The nineties were the water decade. From the submarine turquoise of Nevermind’s front cover, to all those pop songs built around river and waterfall motifs, to the popularity of washy flanger and reverb FX in shoegaze (and grunge, trip-hop, Britpop, trance, dub-pop etc) the spirit of the decade – or its surface sound at least – was one of saturation and baggy, liberal fluidity. In no other decade would a novelty pop act have had the temerity to call itself simply: Aqua.
But when the nineties arrived, oceanic feeling descended. The big British cultural events of the period – Diana, Oasis, Blair – were all about loose, engulfing religiosity. Nebulous waves of collective hysteria were the new cultural norm. Sharp ideological edges were softened and blurred in the whirlpool of neoliberalism.
As such, the runaway success of Titanic in 1998 seems apt. But it pays to remember that the greatest filmic failure of the nineties was also a vast oceanic epic.
Where did Waterworld go wrong? Obviously partly because it wasn’t very good. But then neither was Titanic. Neither were the blockbuster sci-fi fantasy epics of the early noughties: The Fellowship of the Ring and Harry Potter and the Philosopher’s Stone (both, astonishingly, released just six years after WW in 2001, both monstrously successful).
How did Waterworld fail to capture the aquatic zeitgeist? Perhaps it was a case of being late to the late-capitalist party. Put another way: maybe Costner’s folly bombed because it clung to a modernist oceanic ethos when it should have offered a postmodernist one. The nineties’ obsession with H2O had a lot to do with excess and profusion in an economic boom time. Water was expressive of a newly swamped consumer culture, and a climate of overflowing hedonism and alcoholic indulgence. So it doesn’t quite fit that in Waterworld’s flooded planet plants are rare commodities and the people are gasping for lack of “pure hydro”.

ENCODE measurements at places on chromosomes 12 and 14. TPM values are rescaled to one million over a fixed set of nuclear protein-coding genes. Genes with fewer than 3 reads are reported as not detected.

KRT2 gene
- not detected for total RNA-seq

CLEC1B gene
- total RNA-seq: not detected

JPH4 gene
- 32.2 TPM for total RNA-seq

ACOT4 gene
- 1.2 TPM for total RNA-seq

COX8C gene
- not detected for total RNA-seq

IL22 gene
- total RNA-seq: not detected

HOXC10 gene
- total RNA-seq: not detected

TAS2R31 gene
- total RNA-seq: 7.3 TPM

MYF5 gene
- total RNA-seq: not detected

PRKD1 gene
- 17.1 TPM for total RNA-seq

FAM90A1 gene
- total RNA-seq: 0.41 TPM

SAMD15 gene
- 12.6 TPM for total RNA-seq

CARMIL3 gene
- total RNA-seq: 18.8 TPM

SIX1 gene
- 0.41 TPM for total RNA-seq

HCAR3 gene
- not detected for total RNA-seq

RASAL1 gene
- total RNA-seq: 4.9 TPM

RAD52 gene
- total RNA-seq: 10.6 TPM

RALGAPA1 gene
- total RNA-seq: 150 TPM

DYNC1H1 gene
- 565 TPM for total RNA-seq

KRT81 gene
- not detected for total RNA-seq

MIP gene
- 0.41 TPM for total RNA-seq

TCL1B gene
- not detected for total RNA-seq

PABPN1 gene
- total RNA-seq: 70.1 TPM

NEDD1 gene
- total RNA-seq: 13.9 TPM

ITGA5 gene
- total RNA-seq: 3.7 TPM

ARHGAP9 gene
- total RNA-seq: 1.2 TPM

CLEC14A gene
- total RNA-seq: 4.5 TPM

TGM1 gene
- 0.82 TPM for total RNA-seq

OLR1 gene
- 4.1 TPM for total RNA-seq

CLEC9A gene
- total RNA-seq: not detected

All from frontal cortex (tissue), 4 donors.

This emphasis on scarcity and barrenness was a misjudged throwback to the austerity of the mid-twentieth century. And with hindsight, WW seems to have more in common with the dystopias of post-war sci-fi than with the hypertrophied CGI monsters of the post-LotR era. Yet even a post-war work like Ballard’s Drowned World (an obvious analogue) had the prescience to see that the future lay in foregrounding themes of over-abundance. In Ballard’s book, plant and animal life has reclaimed the earth, and the artefacts of capitalism are abundantly collectable. Danger lies in the primitive pull exerted by the jungle of objects – both the man-made relics and the wild intrusions of the organic world.
But in contrast to the seductive too-muchness of the Ballardian drowned world, the world inhabited by Costner’s “Mariner” (natch) is an obverse of the classic Eliotic wasteland. The ocean is a desert. Animal life has largely vanished. Objects of the pre-disaster world are rarely encountered. A film this contradictory of market myths of plenty was always going to crash and burn, not least because it was itself a product positioned in the market, created in a spirit of extreme financial excess, its success judged solely on criteria of hype and sales.
Waterworld was a film of profound melancholy and failure, released in a year when the big mainstream hits struck notes of bland heroism and sunny optimism (Braveheart, GoldenEye, Apollo 13, Toy Story, Clueless). Perhaps this incongruous dysphoria is noteworthy in itself. Yet for all its bleakness, the film’s final disclosure is utopian. Unlike Titanic, which is actually quite a gothic, sinister film underneath all that suffocating (Celine) Dionysian schmaltz, Waterworld ends with biblical hopefulness and the rediscovery of “Dry Land”. As in Alfonso Cuaron’s Children of Men, fertility and the safeguarding of a child are achieved in a way that suggests a way out of the excessive-wasteland end of history nightmare. Waterworld’s nineties fable of profit and loss is at least interesting because of this basic commitment to imagining a far-flung future, even coming off the back of so much waterlogged meaninglessness.